On behalf of the CUNA board, it’s my pleasure to welcome you to the 2011 Governmental Affairs Conference (GAC)—the credit union movement’s premier political event. I thank you for choosing to be part of it.
For all the terrific speakers who appear before us on the GAC’s main stage and in our breakout sessions, it is you—the leaders of the credit union movement—who give this conference its unique energy.
The political dynamism that occurs when more than 4,000 of us join together to bring our message to Capitol Hill is something wonderful to behold, and it could not happen without your involvement.
These past few years have been challenging ones. Credit unions did not cause the financial crisis, but like so many others we have felt the strain of the ensuing economic recession.
Yet when other financial institutions curled up in a ball, credit unions kept on lending and finding innovative ways to help our members cope.
As the economy regains its footing, we seek to do even more. I can cite many such examples from my credit union, and I know you can from yours, too.
These are the real-life examples we must convey to our members of Congress when we meet with them this week. Help them understand how supplemental capital and a higher member business lending cap will increase our ability to serve our members, and how the growing volume of costly regulation too often holds us back.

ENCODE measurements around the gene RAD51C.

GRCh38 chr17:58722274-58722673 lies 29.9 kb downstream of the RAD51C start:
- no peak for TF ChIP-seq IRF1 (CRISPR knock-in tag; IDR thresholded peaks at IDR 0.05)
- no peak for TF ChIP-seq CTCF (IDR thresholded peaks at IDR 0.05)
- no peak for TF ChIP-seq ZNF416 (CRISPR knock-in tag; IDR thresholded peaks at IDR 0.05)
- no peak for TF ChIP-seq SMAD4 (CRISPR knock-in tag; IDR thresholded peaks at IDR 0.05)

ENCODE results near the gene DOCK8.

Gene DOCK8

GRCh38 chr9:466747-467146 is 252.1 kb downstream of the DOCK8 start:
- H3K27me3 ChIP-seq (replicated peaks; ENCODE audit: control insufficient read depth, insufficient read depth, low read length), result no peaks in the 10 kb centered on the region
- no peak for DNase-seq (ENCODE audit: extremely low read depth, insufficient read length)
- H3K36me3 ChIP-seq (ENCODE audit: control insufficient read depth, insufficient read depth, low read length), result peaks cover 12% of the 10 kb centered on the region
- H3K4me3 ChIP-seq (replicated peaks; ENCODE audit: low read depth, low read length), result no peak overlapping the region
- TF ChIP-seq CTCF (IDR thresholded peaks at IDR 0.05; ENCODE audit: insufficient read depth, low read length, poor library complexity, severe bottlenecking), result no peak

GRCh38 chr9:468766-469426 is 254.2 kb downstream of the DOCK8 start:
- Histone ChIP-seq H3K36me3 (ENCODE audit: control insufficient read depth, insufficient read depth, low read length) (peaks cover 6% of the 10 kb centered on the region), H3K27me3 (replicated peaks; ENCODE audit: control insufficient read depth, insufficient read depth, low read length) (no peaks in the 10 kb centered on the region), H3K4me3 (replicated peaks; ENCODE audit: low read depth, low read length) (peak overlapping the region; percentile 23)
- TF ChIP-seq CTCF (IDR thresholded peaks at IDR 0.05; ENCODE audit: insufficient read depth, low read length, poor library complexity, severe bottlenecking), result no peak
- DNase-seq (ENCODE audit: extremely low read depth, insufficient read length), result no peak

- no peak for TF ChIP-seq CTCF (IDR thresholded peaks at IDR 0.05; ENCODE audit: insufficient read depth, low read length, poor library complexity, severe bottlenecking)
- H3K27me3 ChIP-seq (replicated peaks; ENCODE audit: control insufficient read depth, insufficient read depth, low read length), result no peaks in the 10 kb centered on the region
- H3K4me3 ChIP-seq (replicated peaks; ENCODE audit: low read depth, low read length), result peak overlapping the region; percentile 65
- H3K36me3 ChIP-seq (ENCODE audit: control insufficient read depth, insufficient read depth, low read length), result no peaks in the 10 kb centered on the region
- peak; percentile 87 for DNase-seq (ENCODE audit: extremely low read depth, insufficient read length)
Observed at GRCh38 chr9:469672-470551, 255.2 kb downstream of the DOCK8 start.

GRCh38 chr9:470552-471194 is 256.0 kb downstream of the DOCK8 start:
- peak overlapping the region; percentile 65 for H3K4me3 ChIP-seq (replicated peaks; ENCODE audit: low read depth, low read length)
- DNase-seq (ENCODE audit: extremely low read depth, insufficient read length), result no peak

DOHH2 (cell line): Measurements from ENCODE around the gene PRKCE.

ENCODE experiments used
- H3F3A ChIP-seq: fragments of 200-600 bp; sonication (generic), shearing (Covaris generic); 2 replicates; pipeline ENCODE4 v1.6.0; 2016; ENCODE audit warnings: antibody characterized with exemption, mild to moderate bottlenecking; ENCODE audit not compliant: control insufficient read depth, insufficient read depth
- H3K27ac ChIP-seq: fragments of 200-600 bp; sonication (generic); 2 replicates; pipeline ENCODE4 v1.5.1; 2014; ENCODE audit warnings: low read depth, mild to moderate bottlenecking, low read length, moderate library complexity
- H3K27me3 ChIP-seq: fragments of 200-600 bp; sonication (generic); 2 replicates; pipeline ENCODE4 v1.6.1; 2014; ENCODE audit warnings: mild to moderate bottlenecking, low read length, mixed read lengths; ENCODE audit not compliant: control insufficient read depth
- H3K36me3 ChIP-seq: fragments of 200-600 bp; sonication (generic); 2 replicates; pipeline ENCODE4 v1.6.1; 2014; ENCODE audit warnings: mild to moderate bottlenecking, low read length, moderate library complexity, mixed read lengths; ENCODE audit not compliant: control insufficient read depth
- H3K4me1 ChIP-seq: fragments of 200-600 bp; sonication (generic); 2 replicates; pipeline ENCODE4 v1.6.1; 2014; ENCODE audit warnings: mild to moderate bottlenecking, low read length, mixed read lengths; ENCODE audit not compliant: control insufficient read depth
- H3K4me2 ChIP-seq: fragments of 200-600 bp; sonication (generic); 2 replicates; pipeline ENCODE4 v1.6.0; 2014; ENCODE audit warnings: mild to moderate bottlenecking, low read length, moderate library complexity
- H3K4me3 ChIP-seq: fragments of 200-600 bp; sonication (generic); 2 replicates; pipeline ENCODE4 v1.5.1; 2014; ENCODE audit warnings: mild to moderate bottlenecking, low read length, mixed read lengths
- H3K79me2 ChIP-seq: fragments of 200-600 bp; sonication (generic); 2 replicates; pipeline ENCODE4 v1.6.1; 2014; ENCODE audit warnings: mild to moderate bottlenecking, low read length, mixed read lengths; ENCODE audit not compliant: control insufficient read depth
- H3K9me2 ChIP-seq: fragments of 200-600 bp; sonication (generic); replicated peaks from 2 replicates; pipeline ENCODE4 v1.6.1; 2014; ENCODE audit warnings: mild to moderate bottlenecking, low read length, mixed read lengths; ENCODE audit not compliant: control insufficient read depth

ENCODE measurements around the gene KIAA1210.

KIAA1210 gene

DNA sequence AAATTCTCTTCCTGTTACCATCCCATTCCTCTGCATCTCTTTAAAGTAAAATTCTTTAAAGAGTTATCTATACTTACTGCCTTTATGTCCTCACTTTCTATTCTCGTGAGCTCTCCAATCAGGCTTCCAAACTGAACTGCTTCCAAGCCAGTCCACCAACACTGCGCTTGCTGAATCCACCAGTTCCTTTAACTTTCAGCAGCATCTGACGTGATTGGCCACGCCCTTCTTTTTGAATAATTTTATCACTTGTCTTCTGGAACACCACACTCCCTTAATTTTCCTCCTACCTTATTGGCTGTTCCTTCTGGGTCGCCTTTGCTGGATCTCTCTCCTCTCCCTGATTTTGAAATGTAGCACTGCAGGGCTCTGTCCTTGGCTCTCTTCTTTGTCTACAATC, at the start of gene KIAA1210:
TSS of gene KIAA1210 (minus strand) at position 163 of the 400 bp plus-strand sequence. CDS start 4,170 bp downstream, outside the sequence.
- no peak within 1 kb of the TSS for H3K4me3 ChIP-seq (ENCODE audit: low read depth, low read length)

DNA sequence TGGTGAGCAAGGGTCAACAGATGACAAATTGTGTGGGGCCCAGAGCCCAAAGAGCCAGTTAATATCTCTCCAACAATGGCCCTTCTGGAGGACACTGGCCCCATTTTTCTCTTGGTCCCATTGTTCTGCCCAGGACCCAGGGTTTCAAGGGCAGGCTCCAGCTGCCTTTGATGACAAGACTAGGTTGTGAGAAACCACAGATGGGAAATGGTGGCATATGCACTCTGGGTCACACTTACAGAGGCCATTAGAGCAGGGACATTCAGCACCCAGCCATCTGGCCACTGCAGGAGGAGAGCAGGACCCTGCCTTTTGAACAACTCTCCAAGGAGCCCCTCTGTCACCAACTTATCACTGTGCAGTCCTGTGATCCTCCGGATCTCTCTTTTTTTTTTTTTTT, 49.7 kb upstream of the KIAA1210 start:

These are our priorities. You help give them voice by being part of this conference.
Your commitment to political involvement—at the GAC and at home throughout the year—provides the core strength at the grassroots level that has done so much to distinguish CUNA and the credit union movement in Washington.
Let’s give it our all at the GAC this week. Together, we’ll achieve a great deal for credit unions and the 92 million consumers we so diligently serve.
HARRIET MAY is CUNA’s chairman and president/CEO of GECU, El Paso, Texas.
A U.S. District judge Monday dismissed three lawsuits--including one by the National Credit Union Administration--brought against U.S. Bank National Association and Bank of America, National Association regarding their duties as trustees of residential mortgage-backed securities.